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Planning Minister Gives Green Light to Controversial High-density Downer Housing

Planning Minister Gives Green Light to Controversial High-density Downer Housing

29 May 2015 Kirsten Lawson

A controversial high-density housing development in Downer has been given the green light with 300 townhouses and apartments to be built on the site of the former primary school.

The development is opposed by local residents, worried about traffic, house values and the development being out of keeping with the neighbourhood.

The block is earmarked for affordable housing and will be developed by CHC Affordable Housing. It adjoins the Downer oval and is bounded by Bradfield, Frencham and Melba streets. CHC did not respond to inquiries on Tuesday.

Announcing his approval on Tuesday, ACT Planning Minister Mick Gentleman said the site was "well-proportioned and of sufficient size" for higher density residential redevelopment. It was well separated from the surrounding low density residential areas by a band of heritage registered trees, he said.

The development would improve the viability of the Downer shopping centre which had lain dormant for some time, he said. It would increase housing choice, with housing better matched to people's needs and easier to maintain.  It was in line with the government's commitment to greater density around shopping centres.

Despite vocal opposition from residents, Mr Gentleman said overall, submissions on the plan appeared to show "general support" for the development. 

Most of the 21 submissions were from residents, including one couple worried about the height of buildings - at up to four storeys and the location of an underground carpark directly opposite their home, and another resident who said large high-density residential blocks often progressed to slums. Resident and former Greens Assembly Member Caroline Le Couteur is also opposed, saying it will increase the number of homes in Downer by 20 per cent.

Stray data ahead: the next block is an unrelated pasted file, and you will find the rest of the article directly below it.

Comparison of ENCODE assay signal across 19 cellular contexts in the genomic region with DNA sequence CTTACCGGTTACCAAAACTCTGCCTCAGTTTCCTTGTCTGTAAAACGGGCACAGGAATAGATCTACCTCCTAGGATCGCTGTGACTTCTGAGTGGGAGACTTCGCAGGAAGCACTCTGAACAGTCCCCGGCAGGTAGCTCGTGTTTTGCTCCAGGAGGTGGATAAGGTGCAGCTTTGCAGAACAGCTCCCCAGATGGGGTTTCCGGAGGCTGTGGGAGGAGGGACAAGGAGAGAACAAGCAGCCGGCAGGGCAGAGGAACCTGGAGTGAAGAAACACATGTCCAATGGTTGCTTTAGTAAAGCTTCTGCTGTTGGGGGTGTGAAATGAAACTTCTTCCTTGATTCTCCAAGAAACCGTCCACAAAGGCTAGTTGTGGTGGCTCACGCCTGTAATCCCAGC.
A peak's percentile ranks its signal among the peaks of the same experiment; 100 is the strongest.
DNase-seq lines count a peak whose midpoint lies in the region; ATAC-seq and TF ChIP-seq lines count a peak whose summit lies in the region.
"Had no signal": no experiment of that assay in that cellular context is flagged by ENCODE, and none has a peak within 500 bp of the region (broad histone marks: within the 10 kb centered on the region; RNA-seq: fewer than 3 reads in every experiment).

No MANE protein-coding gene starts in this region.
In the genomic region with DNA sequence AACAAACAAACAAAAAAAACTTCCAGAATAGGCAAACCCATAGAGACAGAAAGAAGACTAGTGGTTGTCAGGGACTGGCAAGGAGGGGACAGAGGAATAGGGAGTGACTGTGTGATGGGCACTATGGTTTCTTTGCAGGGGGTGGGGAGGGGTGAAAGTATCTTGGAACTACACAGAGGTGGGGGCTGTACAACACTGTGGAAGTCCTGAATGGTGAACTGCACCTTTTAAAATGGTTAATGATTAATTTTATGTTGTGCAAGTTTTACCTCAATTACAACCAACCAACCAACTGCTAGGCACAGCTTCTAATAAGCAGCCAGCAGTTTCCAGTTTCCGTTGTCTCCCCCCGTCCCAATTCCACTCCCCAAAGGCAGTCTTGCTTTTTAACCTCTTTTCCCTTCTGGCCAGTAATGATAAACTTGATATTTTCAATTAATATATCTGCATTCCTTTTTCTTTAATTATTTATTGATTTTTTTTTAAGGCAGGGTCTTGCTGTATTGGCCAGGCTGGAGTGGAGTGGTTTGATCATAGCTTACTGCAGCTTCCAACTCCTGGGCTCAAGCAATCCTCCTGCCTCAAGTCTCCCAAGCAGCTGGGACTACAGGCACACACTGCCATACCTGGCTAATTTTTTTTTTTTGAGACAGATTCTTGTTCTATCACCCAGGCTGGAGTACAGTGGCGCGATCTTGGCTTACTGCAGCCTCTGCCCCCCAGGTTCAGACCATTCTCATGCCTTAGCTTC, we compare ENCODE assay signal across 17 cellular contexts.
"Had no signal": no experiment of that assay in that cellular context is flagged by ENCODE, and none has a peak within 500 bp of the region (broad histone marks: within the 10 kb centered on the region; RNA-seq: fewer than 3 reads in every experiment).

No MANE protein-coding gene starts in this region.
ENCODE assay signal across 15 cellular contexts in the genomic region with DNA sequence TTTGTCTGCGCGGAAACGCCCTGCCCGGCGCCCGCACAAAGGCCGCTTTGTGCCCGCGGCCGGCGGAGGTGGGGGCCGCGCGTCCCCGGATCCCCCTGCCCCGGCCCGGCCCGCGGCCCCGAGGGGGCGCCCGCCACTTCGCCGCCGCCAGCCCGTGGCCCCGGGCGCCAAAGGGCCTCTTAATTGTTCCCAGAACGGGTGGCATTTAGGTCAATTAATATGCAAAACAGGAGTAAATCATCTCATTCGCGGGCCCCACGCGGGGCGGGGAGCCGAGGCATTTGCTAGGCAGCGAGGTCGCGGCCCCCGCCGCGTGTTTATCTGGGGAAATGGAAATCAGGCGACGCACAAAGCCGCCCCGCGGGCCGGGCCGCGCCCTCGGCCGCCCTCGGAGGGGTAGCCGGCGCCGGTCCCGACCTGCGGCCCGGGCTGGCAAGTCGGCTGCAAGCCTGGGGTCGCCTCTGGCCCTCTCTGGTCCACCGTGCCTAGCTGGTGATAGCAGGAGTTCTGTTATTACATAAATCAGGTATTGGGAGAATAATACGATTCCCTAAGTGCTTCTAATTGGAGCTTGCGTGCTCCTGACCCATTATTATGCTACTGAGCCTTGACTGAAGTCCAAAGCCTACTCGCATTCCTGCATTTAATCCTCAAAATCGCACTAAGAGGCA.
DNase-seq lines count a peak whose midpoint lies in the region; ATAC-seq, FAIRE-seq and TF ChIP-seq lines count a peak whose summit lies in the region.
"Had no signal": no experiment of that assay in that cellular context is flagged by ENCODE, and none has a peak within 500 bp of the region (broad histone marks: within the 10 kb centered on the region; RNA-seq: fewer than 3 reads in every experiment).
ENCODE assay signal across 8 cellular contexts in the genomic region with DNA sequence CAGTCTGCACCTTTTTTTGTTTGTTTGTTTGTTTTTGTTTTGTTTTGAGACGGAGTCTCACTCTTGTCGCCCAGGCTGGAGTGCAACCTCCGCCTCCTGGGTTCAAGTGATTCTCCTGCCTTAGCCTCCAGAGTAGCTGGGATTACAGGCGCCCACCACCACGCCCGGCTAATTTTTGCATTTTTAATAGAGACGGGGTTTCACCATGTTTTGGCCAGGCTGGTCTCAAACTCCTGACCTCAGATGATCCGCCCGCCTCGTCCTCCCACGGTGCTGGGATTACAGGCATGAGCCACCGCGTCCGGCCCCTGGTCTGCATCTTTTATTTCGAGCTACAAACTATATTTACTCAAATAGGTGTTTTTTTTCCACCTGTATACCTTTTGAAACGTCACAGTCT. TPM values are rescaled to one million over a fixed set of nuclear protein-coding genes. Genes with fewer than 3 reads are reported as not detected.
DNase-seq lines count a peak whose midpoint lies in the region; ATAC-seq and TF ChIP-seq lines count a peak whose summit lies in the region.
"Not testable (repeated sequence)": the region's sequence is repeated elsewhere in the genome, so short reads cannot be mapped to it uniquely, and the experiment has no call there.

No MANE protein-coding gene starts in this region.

In its response to submissions, the planning directorate said the development would increase housing choice in the area, including for people on lower incomes, and help create "a more compact city". It was separated from the lowest-density areas of Downer by the shops and playing fields, with trees helping to soften the impact. Heights would be limited to two and four storeys. 

Mr Gentleman said the school closed in 1988 and was used as office accommodation until it was demolished in 2014. The community had been consulted on its future since 2011.

Ms Le Couteur said she was disappointed that Mr Gentleman hadn't sent the proposal to the planning committee for more public input. She questioned allowing RZ5 zoning "in the middle of Downer", and said the best place for high density was near the planned tram stops, much of which was still zoned RZ1.